More importantly I discovered that many of the sayings and most of my sense of humor were based on Dan’s influence on my life. And although I remembered him always, I did not realize how much of my id was Dan’s doing until I got air checks. I have purchased as many air checks as I can find and so he has been with me every day albeit not in real time but in my time.

I love Dan. His memory will live on in the hearts of millions who were influenced and entertained by him. His wit and banter and ad lib abilities are legendary. He took me through Beatlemania. And when I left to join the Navy in 1971 I missed him as if I missed a member of my family. No other DJ ever matched his talent. He was a legend. He is a legend.

Try to find his air check where he talks behind the Canada Dry Ginger Ale advertisement. It is the poetry of humor. RIP Big Dan. Bye now Kemo Sabe. You are loved.

-Lori Friedman
Manchester, MD

I always remember after we moved to NY (in 1973), WABC did not play my sort of music; instead, I listened to WABC’s sister station WPLJ. However, being a fan of radio and realizing that WABC was only one of a handful of stations that appeared to be unique and perfectly-programmed (others being CKLW, WCFL, etc.) I was familiar with all the air personalities; Harry Harrison in the morning, then Ron Lundy mid-day and then Dan Ingram. There was also Chuck Leonard, Cousin Brucie (before he jumped ship to WNBC) and his replacement, Philly’s own George Michael. Overnight was Bob Cruz who was hired because he sounded like Dan Ingram. Dan was nothing if not consistent and also seemed to maintain decent ratings, even after AM radio was being threatened by the FM in the 1970’s and 1980’s.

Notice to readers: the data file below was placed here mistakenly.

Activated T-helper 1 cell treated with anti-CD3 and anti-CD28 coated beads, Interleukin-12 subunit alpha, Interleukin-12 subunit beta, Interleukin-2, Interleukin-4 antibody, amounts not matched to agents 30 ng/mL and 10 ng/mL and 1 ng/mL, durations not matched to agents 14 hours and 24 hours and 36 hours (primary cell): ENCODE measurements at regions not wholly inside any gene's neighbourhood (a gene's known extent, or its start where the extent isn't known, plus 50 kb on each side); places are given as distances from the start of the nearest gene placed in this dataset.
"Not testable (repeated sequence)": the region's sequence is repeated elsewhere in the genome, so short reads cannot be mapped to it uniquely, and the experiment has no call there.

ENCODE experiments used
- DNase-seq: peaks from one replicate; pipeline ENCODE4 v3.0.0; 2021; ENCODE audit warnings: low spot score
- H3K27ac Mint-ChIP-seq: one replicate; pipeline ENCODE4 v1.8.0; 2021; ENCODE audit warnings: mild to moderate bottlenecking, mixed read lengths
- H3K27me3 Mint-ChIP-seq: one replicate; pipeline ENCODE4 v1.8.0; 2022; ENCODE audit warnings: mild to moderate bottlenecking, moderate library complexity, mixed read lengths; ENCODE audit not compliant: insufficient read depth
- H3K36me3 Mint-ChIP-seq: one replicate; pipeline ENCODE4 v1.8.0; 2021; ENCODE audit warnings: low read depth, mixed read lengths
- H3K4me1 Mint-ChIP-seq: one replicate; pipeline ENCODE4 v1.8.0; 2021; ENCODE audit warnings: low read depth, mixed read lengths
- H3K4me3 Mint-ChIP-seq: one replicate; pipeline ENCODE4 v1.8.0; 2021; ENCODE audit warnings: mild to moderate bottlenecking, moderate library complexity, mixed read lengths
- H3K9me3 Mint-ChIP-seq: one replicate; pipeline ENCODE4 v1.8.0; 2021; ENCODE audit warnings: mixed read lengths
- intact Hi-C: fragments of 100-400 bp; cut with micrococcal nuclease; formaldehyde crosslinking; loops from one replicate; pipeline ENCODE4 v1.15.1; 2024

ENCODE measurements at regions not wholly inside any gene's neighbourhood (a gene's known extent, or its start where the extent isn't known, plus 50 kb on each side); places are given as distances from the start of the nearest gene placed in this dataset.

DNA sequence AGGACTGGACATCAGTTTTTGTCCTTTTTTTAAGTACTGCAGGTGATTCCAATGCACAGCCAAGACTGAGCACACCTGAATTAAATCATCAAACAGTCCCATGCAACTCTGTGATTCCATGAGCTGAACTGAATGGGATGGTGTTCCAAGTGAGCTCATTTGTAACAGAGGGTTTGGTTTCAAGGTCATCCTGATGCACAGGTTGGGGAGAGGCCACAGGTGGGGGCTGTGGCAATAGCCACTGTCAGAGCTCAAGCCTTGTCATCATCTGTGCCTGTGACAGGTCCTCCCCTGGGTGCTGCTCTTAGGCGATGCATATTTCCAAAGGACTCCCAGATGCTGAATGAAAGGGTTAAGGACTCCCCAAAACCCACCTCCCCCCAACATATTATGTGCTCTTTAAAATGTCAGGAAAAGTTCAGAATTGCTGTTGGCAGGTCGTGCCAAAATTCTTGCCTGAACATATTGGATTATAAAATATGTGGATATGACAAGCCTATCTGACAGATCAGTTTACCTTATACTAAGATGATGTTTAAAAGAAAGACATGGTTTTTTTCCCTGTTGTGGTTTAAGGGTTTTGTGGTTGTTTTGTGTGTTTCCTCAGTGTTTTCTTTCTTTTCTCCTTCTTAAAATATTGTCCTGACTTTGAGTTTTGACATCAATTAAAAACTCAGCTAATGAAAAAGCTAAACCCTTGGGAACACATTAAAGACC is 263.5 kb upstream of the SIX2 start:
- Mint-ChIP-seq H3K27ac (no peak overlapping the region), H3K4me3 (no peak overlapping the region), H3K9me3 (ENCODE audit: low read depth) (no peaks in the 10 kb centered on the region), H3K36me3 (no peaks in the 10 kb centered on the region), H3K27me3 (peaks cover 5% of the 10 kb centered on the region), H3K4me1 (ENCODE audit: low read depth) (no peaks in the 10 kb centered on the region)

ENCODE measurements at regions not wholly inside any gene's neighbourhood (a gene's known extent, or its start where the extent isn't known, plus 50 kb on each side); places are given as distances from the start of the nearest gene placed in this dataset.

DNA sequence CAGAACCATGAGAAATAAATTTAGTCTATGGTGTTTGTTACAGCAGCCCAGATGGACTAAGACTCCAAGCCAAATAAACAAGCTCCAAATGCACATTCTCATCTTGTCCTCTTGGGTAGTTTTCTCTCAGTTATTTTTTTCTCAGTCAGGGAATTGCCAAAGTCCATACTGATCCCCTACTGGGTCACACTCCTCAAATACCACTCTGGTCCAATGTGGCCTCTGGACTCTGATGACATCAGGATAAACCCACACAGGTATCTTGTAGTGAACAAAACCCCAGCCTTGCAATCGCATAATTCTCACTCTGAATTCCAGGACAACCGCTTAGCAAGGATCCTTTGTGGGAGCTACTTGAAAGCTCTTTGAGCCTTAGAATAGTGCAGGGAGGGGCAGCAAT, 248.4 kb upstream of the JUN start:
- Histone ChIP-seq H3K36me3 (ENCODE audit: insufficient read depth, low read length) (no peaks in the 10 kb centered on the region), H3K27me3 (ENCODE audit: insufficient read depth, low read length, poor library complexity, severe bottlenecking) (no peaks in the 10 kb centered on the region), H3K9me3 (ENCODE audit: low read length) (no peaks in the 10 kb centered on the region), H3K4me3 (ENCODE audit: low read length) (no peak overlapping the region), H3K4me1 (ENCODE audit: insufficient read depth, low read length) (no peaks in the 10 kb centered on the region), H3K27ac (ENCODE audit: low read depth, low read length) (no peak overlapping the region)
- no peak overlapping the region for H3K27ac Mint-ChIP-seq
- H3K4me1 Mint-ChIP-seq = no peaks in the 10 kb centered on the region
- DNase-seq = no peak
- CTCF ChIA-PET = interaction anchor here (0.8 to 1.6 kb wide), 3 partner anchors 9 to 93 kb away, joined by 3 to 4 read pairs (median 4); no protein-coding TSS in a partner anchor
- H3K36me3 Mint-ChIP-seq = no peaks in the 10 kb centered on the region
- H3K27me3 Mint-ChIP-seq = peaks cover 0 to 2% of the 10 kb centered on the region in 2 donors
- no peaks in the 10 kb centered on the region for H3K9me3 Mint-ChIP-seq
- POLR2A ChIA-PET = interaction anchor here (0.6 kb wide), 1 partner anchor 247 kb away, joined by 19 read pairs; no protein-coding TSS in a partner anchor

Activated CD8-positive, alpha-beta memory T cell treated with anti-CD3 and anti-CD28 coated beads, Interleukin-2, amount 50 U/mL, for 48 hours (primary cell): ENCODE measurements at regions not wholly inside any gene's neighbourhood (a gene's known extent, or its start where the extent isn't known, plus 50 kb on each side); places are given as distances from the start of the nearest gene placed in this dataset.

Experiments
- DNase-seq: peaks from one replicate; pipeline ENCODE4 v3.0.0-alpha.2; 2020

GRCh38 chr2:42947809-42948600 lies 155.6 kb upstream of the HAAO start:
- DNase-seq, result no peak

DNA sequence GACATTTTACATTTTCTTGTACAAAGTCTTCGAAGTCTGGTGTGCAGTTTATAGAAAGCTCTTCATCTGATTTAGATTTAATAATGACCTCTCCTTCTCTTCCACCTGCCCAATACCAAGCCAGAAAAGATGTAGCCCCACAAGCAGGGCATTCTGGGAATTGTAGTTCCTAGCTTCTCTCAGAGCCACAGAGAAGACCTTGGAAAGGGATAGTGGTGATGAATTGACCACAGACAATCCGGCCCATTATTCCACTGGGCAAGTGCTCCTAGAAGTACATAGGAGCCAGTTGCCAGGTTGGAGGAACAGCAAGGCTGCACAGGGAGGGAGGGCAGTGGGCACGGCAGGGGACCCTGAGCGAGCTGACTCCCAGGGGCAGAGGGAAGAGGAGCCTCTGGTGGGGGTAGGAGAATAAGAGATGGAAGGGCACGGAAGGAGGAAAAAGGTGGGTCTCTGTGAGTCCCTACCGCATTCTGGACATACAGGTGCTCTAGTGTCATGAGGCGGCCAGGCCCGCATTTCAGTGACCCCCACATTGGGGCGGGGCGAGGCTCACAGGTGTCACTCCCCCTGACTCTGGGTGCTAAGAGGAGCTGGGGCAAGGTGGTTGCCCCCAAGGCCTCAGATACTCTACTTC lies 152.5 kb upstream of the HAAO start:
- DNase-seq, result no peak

Milford, CT

Ya-yoo-ska-day Kimosabi ! !

Whatever that meant he used to say it all the time and I can hear his voice in my head to this day. Sorry to hear of his passing.

-P Jackson
Bedminster, NJ

it’s just the sound of WABC that you remember from being a little kid in the seventies I was born in 63 I’m now 55 if you live in the New York area it’s just a great sound and it’s part of everybody’s lives around here.

-Allen Pakow
Avenel, NJ

I grew up in New York listening to Dan Ingram on my transistor radio and my AM/FM plug in. His voice was mesmerizing and his love for rock and roll intoxicating. I will miss him all over again. Thank you Dan.

-Mary Walsh
Phoenix, AZ

Growing up everyday after school it was Daaaaan Ingram! Listening to all the AM stations on my trusty Hallicrafters S-40. It spent a lot of time on WABC, And you can see the change in the times for can you imagine anyone poking fun at advertisers today?

Plainfield, NJ

Shickhouse franks.

New York, NY

Summer ’64 on the beach in Wildwood. NJ: out of Ray Charles Singers’ “That’s #8 on 77 WABC’s Silver Dollar Survey “Love Me With All Of Your Heart”…(then semi-off mic) or spleen or liver. It’s all better with Accent! (Then Bob Lewis with an Accent Meat Tenderizer commercial). Always seamless. Now, my sons never believed me that he actually faded down Stevie Wonder and said “Over here Stevie, you’re singing into a telephone pole!” then had the music ramped up…until I found Rick Sklarz telling the story. Wit, companionship, NEVER crossed the line of good taste, ALWAYS left me feeling like a best friend had just visited me. Thanks Dan.

-Bill Cain
Linwood, NJ

Fall of 1966, I rush home from school, eager to catch every minute of that day’s Ingram Flingram, and no Dan!

No intro, no jingle, just the first song. Followed by the second song, followed by the third song, etc.
No Dan, no sub DJ, nothing but music.

Now, you know that wasn’t WABC’s style, so I’m starting to get concerned. Where is my friend, Big Dan? Finally, about 20 minutes past the hour, his wonderful reassuring voice returns.

He apologizes, but happily announces his original contract had expired on that day, and that he was just putting the finishing touches on his new 5-year contract. Oh, Happy Day!

That was only 52 years ago….

Glen Rock, NJ

Dan was the Vin Scully of DJs: He had both the best voice (you stayed tuned during commercials) and the best mind (those puns and double entendres!). But he also had the best heart: On the afternoon of Martin Luther King’s funeral, when WABC was being very restrained and somber, WMCA was broadcasting its usual playlist. Dan said that he had been listening to ‘our competition’ on the drive to work, and thought they were, I think the word he used was ‘disgraceful.’